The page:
RAMALLAH, West Bank (Reuters) - Palestinian President Mahmoud Abbas signed more than a dozen international conventions on Tuesday citing anger at Israel's delay of a prisoner release, in a move jeopardized U.S. efforts to salvage fragile peace talks.
His unexpected decision came just a day before U.S. Secretary of State John Kerry had been due to travel to Ramallah for talks aimed at finalizing a complex, three-way deal that would enable the talks to continue into 2015.
However, a U.S. official said that trip would not now go ahead.
Abbas had pledged not seek to join world bodies during the U.S.-brokered negotiations, that are scheduled to run until the end of April and that have made little apparent headway.
Israel had promised in exchange to free more than 100 prisoners by the end of March, but failed to release the final batch, saying it wanted guarantees that the Palestinians would extend the negotiations beyond the April 29 deadline.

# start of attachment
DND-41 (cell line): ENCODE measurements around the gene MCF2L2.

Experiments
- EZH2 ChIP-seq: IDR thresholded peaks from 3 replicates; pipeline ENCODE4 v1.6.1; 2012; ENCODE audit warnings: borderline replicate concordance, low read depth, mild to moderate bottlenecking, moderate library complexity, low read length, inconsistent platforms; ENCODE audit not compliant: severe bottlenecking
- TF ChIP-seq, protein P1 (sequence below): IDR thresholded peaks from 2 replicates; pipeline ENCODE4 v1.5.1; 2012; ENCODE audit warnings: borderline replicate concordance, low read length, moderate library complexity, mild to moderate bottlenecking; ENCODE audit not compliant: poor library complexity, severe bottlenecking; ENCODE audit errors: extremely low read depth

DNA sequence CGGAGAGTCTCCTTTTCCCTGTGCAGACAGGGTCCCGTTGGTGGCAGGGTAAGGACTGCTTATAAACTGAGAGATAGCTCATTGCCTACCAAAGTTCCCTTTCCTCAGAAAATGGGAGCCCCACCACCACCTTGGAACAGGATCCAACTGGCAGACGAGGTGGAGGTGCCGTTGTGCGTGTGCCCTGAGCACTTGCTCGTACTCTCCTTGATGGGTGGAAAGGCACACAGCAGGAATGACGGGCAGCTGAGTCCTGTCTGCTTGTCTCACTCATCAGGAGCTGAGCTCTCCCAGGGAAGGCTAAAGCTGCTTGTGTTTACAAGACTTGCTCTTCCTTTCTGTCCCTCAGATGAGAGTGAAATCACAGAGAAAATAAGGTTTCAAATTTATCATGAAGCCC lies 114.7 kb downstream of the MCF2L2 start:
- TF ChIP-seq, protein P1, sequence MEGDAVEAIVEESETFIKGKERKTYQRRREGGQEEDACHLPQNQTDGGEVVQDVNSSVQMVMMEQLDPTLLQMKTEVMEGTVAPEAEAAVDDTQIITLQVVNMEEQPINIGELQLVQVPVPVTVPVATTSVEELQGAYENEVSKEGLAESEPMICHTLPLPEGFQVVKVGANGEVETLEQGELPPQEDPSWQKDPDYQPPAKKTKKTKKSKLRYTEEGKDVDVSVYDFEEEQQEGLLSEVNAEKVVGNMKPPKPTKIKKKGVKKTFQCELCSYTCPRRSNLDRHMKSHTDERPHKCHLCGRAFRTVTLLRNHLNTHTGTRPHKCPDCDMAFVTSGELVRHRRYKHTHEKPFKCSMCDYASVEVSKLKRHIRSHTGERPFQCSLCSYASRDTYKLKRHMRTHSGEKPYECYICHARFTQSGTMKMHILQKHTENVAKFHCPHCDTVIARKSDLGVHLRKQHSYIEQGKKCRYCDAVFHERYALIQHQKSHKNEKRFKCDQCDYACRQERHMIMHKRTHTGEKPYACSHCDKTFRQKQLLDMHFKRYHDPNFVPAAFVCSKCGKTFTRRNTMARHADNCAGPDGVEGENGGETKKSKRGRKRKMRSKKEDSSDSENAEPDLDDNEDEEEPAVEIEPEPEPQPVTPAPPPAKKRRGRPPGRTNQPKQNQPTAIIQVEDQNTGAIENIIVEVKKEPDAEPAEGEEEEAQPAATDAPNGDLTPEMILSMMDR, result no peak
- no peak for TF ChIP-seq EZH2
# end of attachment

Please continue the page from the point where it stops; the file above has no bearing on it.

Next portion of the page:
In his remarks to Palestinian leaders in the West Bank city of Ramallah, Abbas made clear he was not abandoning the negotiations, but blasted Israel's delay in freeing prisoners.
"We are not doing this against America, but we still don't see other ways forward," Abbas said, before signing a packet of papers Palestinian officials said included 15 conventions of international and U.N. groups.
Precise details of what he had signed were not given.
"We don't see any reason not to go and sign these agreements, with the knowledge that we are on the path to reaching an agreement through talks and through peaceful popular resistance," Abbas said.
A Palestinian official insisted that Abbas was not abandoning negotiations with Israel.
"He have told the Israelis to stop playing their games," the official said, speaking to Reuters on condition of anonymity. He added that Abbas had been "very disappointed" that all the prisoners had not been released.
The issue of Palestinians jailed by Israel is an emotive one in Palestinian society, and freedom for the inmates helps boost Palestinian support for Abbas's peace seeking efforts against popular Islamist groups opposed to reconciling with Israel.
For Israeli Prime Minister Benjamin Netanyahu, the prisoner release is a difficult step politically, with far-right coalition partners angry at setting free inmates convicted of committing lethal attacks.
(Reporting by Ali Sawafta, Writing by Allyn Fisher-Ilan; Editing by Crispian Balmer)